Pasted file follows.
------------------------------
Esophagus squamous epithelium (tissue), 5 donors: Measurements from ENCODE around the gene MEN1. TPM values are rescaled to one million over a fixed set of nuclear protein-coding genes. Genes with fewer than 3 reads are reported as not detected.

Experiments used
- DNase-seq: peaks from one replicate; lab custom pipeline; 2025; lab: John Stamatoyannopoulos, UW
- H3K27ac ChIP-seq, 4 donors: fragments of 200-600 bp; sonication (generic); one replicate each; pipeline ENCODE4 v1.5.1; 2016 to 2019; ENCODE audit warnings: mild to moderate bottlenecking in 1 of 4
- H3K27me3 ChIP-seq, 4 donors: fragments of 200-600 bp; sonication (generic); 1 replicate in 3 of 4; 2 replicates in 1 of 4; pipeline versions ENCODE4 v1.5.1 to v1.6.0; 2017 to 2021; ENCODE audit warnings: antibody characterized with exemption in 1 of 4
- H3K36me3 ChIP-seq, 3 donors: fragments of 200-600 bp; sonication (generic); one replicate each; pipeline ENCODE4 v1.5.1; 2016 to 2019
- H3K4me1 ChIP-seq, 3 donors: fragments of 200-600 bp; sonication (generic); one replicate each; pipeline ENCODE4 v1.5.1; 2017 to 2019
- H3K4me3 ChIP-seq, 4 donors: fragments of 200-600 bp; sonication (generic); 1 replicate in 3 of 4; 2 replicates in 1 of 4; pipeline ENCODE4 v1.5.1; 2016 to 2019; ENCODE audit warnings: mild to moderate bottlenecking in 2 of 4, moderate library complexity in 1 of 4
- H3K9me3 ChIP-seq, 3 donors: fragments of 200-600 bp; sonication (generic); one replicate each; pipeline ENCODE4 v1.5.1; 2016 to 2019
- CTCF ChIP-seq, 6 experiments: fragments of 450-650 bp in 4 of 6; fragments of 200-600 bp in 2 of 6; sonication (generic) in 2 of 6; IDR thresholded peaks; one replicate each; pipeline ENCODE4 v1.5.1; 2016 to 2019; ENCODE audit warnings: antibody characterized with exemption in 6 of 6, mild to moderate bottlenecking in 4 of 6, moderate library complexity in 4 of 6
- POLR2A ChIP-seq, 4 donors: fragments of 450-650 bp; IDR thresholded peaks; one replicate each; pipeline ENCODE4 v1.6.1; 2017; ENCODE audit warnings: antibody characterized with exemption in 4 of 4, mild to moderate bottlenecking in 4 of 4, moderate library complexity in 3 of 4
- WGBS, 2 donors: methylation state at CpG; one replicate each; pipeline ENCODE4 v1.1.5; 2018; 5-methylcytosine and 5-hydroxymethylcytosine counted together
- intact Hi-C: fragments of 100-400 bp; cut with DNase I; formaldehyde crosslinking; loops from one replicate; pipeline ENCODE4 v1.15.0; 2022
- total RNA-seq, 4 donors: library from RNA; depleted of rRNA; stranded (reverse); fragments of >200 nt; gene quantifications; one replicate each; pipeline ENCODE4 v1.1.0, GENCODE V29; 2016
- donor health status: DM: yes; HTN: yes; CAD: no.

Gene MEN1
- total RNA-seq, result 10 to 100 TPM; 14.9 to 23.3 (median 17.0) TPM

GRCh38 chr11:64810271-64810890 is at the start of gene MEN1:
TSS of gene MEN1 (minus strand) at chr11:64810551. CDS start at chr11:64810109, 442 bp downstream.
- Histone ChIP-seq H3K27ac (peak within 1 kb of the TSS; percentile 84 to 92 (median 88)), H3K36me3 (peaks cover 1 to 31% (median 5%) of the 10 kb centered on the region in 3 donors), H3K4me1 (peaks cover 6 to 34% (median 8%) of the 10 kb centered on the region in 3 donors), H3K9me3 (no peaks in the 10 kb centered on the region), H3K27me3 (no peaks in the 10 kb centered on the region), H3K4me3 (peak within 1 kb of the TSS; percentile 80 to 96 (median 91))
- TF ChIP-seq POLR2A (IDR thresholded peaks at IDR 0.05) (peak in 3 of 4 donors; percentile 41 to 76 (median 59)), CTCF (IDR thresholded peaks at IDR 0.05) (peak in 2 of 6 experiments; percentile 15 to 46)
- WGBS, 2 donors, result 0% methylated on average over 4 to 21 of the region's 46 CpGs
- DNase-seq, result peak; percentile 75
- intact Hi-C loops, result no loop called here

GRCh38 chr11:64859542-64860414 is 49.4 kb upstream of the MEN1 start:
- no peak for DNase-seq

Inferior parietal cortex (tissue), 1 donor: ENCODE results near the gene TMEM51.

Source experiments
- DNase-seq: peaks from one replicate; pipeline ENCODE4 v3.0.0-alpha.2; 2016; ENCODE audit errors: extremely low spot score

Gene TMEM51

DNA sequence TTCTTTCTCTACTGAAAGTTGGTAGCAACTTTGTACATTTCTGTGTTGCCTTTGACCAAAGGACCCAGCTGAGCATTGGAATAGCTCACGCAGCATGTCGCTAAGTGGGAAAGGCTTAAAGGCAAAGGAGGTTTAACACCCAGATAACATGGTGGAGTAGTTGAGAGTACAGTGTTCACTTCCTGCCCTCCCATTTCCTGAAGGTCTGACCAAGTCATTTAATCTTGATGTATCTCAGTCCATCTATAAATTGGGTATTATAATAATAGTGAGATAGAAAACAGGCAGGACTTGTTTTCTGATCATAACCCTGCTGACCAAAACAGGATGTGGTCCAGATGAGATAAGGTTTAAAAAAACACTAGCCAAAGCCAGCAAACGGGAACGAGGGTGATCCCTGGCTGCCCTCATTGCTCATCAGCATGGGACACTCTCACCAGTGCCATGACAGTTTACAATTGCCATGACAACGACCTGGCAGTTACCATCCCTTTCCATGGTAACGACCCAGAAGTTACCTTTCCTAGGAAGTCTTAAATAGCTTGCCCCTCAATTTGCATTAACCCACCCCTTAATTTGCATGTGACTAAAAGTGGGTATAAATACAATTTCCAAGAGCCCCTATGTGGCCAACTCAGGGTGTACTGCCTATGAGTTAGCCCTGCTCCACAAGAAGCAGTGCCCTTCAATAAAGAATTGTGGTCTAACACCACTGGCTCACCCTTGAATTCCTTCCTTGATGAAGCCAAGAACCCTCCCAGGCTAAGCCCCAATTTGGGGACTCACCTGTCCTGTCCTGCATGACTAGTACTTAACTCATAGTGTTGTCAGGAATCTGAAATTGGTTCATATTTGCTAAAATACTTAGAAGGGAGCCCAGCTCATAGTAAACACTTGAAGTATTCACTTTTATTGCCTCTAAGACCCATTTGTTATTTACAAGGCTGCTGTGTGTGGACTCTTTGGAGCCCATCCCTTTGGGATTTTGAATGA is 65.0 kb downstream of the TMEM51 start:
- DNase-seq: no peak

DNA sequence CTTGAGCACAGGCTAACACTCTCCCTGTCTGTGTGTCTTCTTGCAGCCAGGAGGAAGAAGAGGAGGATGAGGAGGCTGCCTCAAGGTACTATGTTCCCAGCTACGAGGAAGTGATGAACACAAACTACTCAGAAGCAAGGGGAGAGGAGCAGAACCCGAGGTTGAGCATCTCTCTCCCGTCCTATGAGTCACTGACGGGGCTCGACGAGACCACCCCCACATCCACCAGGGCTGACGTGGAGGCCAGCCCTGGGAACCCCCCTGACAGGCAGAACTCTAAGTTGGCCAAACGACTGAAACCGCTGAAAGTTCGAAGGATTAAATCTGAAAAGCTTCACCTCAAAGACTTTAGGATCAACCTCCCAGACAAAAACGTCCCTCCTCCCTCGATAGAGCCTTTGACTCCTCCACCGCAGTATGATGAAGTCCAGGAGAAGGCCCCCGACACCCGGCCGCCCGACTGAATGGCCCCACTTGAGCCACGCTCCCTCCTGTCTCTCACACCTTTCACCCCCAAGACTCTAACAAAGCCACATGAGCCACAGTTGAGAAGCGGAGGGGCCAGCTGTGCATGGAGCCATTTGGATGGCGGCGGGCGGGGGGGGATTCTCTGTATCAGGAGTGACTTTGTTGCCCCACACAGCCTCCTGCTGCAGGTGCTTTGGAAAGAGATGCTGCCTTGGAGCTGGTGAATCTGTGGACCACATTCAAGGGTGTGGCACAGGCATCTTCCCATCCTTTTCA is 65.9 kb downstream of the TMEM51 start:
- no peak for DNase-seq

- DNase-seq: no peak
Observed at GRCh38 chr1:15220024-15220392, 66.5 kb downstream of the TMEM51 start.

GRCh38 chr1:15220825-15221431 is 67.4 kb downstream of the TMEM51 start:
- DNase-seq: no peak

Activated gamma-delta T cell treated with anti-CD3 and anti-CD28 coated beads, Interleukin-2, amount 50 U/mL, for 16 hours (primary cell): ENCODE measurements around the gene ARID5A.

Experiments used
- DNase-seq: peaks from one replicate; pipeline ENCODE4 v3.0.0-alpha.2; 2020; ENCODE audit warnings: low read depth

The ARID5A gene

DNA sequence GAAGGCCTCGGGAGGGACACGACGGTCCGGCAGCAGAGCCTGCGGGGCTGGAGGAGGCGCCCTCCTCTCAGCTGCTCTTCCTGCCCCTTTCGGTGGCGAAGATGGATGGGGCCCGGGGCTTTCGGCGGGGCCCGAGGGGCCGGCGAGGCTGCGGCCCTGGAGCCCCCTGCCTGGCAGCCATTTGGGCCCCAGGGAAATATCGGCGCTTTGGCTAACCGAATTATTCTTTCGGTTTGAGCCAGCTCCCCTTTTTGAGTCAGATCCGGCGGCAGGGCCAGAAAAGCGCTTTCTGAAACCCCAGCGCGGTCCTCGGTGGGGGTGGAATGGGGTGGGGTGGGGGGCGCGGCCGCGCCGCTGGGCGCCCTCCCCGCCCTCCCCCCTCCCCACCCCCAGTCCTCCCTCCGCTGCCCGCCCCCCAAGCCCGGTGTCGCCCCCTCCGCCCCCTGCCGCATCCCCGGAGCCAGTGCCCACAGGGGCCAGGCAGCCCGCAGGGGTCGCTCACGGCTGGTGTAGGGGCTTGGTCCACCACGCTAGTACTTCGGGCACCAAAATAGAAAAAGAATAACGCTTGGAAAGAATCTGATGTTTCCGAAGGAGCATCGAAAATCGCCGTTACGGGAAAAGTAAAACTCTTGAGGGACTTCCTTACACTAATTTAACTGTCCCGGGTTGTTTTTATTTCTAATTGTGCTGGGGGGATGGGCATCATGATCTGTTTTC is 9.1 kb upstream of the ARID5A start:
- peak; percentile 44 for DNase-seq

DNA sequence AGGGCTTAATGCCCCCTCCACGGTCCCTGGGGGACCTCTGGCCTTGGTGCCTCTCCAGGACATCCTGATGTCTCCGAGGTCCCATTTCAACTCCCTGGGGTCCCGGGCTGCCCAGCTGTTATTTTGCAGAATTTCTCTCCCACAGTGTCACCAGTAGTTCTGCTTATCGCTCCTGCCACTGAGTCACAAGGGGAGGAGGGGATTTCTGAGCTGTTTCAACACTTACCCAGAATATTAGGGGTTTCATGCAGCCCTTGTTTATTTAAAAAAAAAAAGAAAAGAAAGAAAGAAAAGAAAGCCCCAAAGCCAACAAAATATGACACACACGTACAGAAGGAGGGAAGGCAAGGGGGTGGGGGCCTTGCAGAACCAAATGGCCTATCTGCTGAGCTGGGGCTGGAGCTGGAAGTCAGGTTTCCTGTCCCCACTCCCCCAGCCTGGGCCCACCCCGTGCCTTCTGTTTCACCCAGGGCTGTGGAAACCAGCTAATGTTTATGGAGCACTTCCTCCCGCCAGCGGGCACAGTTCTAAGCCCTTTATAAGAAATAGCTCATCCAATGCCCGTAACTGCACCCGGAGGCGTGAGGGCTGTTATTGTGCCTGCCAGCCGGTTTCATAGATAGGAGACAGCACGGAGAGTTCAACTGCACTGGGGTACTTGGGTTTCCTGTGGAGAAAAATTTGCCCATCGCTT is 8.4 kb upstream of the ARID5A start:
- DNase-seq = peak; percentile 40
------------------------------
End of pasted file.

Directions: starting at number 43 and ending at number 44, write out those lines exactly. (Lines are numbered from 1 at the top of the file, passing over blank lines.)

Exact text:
DNA sequence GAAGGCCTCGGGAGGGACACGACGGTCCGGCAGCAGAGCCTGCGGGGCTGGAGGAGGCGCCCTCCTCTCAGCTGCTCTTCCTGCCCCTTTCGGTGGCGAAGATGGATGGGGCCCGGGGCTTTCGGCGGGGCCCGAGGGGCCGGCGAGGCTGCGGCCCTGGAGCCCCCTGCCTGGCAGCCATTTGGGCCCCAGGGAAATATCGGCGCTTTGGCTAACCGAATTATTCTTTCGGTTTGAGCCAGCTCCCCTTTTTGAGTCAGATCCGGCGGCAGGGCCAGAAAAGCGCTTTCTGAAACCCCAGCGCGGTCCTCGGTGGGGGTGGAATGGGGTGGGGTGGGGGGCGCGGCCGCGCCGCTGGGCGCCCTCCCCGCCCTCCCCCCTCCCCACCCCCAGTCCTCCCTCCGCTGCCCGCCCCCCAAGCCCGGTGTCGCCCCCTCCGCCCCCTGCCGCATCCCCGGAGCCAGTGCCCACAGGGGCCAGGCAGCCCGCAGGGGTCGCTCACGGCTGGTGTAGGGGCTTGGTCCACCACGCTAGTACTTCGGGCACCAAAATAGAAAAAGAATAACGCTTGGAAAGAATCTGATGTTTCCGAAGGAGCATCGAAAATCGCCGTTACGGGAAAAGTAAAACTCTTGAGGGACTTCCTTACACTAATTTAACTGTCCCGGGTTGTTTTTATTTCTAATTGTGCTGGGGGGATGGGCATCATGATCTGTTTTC is 9.1 kb upstream of the ARID5A start:
- peak; percentile 44 for DNase-seq